What is the value, now, in conducting historical research into architectural ideas? The paper addresses the function of contemporary PhD research in light of a) the so-called historiographical turn in architectural history, theory and criticism research consolidated in the last decade or so; b) the broader positions in which critical and historical knowledge and practices are implicated within present-day architectural culture; and c) the particular circumstances of PhD research in architecture in Australian universities.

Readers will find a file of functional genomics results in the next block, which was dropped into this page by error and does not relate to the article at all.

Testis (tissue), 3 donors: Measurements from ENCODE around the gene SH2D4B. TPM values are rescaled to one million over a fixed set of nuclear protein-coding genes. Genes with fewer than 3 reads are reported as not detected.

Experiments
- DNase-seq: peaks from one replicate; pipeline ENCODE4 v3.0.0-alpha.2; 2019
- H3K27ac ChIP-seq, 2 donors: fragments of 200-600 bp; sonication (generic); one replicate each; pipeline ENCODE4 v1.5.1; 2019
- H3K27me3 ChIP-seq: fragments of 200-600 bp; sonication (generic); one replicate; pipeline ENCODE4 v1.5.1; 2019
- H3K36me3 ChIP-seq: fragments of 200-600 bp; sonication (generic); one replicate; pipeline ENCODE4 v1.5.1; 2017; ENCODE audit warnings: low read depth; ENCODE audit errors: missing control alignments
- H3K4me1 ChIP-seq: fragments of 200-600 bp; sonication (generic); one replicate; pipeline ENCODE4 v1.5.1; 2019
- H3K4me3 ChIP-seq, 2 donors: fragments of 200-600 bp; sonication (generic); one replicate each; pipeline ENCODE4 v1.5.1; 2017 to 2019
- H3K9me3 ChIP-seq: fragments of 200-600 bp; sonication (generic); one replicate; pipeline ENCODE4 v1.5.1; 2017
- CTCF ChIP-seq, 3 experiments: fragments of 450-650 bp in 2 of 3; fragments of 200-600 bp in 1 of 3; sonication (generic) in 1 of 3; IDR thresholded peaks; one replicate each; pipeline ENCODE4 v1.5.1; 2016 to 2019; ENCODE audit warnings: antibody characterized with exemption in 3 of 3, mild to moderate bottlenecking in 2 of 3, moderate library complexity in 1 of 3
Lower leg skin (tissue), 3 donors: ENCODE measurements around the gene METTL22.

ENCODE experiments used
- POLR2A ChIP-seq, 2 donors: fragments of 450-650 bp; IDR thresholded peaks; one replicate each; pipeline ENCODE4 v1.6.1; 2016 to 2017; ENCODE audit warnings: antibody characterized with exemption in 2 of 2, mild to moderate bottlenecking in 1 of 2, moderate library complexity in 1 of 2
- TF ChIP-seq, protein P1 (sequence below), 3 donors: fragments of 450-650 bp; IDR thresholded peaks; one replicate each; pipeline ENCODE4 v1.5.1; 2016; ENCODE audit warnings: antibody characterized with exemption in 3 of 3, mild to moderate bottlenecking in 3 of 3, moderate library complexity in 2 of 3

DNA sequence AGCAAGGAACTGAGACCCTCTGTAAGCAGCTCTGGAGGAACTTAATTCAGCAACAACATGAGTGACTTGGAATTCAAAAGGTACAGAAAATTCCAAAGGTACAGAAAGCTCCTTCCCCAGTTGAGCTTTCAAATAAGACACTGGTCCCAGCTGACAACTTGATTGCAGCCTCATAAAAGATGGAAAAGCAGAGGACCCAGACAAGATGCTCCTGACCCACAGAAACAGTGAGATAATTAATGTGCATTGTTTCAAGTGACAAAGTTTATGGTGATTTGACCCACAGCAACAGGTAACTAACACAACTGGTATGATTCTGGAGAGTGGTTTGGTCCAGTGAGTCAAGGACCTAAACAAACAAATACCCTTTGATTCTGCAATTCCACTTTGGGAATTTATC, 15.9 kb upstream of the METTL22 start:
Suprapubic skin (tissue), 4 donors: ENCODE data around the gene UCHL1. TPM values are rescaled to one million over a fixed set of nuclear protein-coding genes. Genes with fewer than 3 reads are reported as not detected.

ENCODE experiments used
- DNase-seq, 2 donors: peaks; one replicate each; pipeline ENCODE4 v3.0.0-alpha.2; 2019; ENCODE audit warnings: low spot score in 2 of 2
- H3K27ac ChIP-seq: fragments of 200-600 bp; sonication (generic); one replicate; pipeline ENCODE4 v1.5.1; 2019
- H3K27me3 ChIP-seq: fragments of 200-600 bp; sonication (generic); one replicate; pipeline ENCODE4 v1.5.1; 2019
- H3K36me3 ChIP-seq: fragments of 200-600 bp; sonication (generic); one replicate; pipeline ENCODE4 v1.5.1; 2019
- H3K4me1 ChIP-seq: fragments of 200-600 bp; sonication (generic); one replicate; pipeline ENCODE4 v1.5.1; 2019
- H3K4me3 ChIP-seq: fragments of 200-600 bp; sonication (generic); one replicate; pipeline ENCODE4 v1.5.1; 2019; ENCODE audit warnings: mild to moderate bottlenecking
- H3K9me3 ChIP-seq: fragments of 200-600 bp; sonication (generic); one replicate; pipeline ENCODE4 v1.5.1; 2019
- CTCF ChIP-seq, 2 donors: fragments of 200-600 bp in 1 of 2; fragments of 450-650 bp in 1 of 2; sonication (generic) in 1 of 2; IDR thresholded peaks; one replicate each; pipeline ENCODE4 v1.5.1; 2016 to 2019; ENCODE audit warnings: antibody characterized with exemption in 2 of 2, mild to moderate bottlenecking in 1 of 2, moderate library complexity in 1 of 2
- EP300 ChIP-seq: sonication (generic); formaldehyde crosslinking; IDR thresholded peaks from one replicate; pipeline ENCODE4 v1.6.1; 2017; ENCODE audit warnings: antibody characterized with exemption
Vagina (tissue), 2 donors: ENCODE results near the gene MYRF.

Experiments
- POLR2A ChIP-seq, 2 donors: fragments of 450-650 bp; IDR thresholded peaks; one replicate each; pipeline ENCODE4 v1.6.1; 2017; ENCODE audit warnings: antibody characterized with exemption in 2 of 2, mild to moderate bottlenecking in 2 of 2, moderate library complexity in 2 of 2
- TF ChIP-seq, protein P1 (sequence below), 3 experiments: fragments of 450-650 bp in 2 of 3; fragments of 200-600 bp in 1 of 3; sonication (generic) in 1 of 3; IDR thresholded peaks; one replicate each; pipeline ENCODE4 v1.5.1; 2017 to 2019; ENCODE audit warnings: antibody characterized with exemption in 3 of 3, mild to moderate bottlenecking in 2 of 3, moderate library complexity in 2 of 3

It revisits a paper written in 2005 that constructs the PhD in architecture as a space of authorized release from the burdens of habitual knowledge within the architecture discipline, accountable both to disciplinary knowledge and a broader architectural culture represented most obviously by the architecture profession. In light of the positions it explores and contemporary circumstances, it will consider the question of how legitimacy of subject is construed and defended for the doctorate in architectural history.
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